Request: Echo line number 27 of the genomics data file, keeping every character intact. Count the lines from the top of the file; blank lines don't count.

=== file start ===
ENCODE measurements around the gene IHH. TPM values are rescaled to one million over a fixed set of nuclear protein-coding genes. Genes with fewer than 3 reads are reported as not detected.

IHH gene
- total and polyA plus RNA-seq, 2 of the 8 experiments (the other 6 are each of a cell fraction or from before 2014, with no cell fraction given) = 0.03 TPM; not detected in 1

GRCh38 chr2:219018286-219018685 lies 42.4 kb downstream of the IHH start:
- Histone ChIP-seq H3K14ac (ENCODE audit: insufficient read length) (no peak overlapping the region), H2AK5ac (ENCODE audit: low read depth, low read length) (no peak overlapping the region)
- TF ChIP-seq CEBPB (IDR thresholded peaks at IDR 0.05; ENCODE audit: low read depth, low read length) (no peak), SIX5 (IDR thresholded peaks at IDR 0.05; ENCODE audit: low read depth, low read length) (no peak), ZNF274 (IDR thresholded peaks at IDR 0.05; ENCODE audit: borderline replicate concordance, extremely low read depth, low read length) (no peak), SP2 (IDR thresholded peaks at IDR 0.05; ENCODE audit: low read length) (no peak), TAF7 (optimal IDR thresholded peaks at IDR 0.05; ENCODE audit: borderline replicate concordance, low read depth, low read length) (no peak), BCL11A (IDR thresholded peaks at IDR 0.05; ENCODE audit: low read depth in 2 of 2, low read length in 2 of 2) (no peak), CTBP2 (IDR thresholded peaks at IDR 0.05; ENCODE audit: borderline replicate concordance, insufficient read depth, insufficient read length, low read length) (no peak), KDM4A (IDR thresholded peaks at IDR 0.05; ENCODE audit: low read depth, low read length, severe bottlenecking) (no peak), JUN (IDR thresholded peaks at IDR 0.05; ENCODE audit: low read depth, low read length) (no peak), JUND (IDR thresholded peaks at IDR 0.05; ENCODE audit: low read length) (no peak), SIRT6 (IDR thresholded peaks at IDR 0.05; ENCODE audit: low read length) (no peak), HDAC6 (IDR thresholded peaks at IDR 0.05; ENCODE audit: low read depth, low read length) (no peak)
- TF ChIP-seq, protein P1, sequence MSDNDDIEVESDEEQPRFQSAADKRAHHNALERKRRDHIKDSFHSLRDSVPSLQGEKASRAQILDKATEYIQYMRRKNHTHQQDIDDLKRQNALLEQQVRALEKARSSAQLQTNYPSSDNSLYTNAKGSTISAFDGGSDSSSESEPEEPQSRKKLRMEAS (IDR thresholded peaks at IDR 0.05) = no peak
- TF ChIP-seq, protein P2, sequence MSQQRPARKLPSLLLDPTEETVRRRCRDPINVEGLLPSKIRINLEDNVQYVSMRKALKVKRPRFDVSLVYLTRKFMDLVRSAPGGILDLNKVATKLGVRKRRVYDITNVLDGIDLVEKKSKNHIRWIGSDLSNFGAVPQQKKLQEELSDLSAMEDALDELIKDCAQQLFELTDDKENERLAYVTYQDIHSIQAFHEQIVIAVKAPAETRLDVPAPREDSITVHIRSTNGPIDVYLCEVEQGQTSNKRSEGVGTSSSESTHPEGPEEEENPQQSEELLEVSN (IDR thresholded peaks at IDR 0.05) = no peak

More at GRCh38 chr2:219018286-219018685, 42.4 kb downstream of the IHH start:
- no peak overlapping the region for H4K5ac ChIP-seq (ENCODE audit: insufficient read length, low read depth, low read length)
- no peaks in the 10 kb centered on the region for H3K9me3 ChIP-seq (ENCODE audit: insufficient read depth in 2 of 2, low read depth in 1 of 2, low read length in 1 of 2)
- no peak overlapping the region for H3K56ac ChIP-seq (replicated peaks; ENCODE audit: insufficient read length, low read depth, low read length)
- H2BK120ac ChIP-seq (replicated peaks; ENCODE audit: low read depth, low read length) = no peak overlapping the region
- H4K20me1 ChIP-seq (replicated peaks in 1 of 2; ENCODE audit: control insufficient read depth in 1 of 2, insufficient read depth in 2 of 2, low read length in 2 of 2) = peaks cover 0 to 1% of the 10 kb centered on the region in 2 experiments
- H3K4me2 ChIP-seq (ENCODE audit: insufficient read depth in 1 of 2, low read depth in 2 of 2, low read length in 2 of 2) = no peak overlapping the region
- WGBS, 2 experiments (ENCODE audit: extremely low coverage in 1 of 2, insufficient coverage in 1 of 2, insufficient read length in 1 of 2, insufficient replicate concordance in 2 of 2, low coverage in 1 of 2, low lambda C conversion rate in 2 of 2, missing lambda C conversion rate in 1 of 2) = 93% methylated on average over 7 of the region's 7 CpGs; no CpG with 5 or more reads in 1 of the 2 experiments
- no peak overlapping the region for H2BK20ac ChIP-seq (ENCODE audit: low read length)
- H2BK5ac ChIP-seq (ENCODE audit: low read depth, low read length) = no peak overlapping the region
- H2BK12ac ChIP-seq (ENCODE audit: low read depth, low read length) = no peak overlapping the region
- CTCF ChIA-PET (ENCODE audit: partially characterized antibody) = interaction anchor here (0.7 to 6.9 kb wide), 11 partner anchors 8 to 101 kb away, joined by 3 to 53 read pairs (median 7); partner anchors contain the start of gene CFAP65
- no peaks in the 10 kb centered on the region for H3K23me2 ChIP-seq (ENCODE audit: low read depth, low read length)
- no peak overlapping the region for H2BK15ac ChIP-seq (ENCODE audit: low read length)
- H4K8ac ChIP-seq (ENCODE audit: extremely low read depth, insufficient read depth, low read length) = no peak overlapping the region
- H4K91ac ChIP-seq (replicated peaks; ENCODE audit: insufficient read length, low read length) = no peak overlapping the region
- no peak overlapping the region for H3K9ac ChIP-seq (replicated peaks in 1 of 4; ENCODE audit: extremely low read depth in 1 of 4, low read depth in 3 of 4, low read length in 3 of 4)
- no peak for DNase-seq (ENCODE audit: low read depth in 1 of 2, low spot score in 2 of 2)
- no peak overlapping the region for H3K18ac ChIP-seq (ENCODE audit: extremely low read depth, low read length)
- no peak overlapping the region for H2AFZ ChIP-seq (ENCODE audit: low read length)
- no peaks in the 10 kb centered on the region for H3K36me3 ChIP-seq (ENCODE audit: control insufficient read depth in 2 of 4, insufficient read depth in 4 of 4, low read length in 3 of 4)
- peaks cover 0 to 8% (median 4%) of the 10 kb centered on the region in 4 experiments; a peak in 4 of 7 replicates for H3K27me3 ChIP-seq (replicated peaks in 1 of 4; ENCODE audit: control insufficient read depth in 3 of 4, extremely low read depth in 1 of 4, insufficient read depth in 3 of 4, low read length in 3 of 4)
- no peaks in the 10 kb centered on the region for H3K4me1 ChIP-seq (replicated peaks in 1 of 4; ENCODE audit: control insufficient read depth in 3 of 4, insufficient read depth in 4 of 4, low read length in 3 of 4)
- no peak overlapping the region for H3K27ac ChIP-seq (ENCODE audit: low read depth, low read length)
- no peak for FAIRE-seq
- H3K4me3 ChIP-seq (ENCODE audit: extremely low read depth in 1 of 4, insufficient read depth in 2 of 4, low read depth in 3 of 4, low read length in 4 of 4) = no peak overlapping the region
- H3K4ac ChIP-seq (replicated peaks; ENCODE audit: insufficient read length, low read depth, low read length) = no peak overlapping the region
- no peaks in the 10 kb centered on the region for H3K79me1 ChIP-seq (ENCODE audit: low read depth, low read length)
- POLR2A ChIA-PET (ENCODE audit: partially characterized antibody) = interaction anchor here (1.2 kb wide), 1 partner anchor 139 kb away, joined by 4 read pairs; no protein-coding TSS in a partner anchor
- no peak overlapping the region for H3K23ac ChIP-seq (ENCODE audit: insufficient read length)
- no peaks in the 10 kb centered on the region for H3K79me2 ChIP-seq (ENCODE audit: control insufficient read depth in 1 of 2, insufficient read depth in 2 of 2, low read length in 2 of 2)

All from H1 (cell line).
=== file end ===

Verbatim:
- no peak overlapping the region for H3K18ac ChIP-seq (ENCODE audit: extremely low read depth, low read length)